Outbreak of the war
End of the war

Emperor Karl on his way into exile

In the winter of 1918/1919 Eckartsau was the setting for the final act in the long rule of the Habsburgs: for three months the hunting lodge was the home of Karl, the last, disempowered Austrian emperor, before the imperial family set off into exile.

After Karl had signed the declaration by which he renounced his participation in the affairs of state on 11 November 1918, he left Schönbrunn Palace with his family. A convoy of seven automobiles set off and arrived at Eckartsau during the night. 

The hunting lodge of Eckartsau lies to the east of Vienna in the wetland forests of the Danube and was one of a clutch of private Habsburg estates in the Marchfeld region of Lower Austria. In contrast to Schönbrunn, which was Crown property and passed more or less automatically into state ownership at the end of Habsburg rule, the private assets of the Habsburgs remained at first with the dynasty. 

The lodge’s proximity to the Hungarian border offered a certain strategic advantage: although Karl had initially renounced any participation in government affairs in the Austrian half of the empire, he still hoped his sovereignty would be reinstated in Hungary. But two days later, on 13 November, a Hungarian delegation arrived in Eckartsau and obtained from Karl a declaration of renunciation. Karl refused to make a formal abdication as king of Hungary, just as he had as Austrian emperor.
As the weeks went by, Karl’s hopes of a rapid restoration of Habsburg power faded, and the family began to accommodate themselves to the difficulties of everyday life at Eckartsau. The general supply crisis and food shortage now also hit the Habsburgs with full force: after all, besides Karl and his family, there were around a hundred persons to provide for in their retinue and household. The hunting lodge was not equipped for long-term residence and the heating was inadequate. When influenza broke out among the lodge residents, there was no medication available.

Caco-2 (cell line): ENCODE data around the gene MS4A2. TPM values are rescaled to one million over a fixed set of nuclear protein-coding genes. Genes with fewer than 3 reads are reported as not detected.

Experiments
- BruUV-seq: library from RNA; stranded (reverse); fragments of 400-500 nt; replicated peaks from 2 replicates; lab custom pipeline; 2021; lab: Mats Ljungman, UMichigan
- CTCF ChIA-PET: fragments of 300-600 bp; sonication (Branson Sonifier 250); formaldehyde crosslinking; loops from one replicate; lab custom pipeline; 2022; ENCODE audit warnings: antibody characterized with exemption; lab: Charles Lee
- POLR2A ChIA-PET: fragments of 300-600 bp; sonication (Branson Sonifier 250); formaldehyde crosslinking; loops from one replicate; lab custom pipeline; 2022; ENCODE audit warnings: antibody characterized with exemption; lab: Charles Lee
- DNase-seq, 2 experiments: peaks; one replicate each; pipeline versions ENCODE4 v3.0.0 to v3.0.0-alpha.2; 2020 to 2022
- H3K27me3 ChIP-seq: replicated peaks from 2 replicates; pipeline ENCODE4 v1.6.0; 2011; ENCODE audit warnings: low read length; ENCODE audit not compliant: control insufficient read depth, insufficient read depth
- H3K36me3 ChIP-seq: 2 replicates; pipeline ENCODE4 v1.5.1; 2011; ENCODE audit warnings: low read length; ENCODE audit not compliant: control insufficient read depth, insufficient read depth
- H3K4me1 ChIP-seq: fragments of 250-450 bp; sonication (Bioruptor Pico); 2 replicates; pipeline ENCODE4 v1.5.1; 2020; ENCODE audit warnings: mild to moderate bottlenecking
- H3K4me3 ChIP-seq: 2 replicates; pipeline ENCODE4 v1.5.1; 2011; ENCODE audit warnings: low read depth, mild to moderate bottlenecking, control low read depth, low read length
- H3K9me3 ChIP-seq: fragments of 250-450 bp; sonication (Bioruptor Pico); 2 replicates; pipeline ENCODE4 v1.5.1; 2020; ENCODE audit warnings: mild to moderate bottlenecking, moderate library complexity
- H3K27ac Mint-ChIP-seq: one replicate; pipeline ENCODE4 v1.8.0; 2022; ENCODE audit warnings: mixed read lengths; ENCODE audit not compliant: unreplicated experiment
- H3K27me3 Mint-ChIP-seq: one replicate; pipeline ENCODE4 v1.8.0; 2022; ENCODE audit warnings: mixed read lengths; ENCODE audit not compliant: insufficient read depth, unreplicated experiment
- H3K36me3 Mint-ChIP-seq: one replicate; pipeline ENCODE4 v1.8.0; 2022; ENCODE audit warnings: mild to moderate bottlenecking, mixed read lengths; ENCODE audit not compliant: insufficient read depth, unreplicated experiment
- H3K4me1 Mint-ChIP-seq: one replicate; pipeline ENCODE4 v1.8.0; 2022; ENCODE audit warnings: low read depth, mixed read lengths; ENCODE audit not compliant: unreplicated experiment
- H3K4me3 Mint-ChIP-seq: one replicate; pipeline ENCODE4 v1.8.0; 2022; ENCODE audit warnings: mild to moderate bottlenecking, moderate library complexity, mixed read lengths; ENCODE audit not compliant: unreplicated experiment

In January 1919, State Chancellor Renner arrived unannounced at Eckartsau to urge Karl to leave the country at the earliest possibly opportunity, otherwise he would have to reckon with internment because of his refusal to abdicate. However, Renner was not received by the ex-emperor – apparently for ‘reasons of protocol’. 
At the end of February 1919, an officer of the British Army arrived at the cold, snow-bound Marchfeld lodge: Colonel Edward Lisle Strutt communicated an address of solidarity from King George V to the ex-monarch in which Karl was assured of the ‘moral support’ of the British Government. Strutt had also brought with him urgently-needed supplies of food and medication. When Switzerland eventually expressed its willingness to grant exile to Karl and his family, Colonel Strutt organised their departure, which took place on 23 March. Before the family left, Mass was said in the lodge chapel, ‘Gott erhalte’ (the old imperial anthem) sung for the last time, then Karl drove to the railway station in nearby Kopfstetten, where the coaches of the imperial Court train were waiting. Karl had insisted upon going into exile ‘in due honour’: during the journey he wore  the uniform of a field marshal of the former Imperial and Royal Army, which he only exchanged for civilian clothing shortly before crossing the border. 

The train reached the Austrian-Swiss border near Feldkirch on 24 March. Before Karl crossed the border he issued the so-called ‘Feldkirch Manifesto’ in which he revoked his declaration of renunciation and submitted an official protest against his deposition. Then the last ruler from the House of Habsburg left the country.

Translation: Sophie Kidd


Brook-Shepherd, Gordon: Um Krone und Reich. Die Tragödie des letzten Habsburgerkaisers, Wien 1968

Broucek, Peter: Karl I. (IV.). Der politische Weg des letzten Herrschers der Donaumonarchie, Wien 1997

Demmerle, Eva: Kaiser Karl I. „Selig, die Frieden stiften …“. Die Biographie, Wien 2004

Gottsmann, Andreas (Hrsg.): Karl I. (IV.), der Erste Weltkrieg und das Ende der Donaumonarchie, Wien 2007

Leidinger, Hannes; Moritz, Verena; Schippler, Berndt: Schwarzbuch der Habsburger. Die unrühmliche Geschichte eines Herrscherhauses, 2. Auflage, Innsbruck, Wien 2010

Rauchensteiner, Manfried: Der Erste Weltkrieg und das Ende der Habsburgermonarchie 1914–1918, Wien u. a. 2013

Contents related to this chapter

Persons, Objects & Events


  • Development

    The Habsburg myth – the dynasty before and after 1918

    The Habsburg-Lorraine dynasty formed the ideological basis for the Habsburg Monarchy, since the existence of the multi-ethnic state was primarily a product of the dynastic history of this ruling house.

    In the latter days of the Habsburg Monarchy, Emperor Franz Joseph personified the imperial idea, although towards the end of his sixty-eight-year reign he was reduced more and more to an abstract symbol, a kind of father figure. His death in November 1916 left a vacuum at the head of the dynasty, which his successor Karl could no longer fill.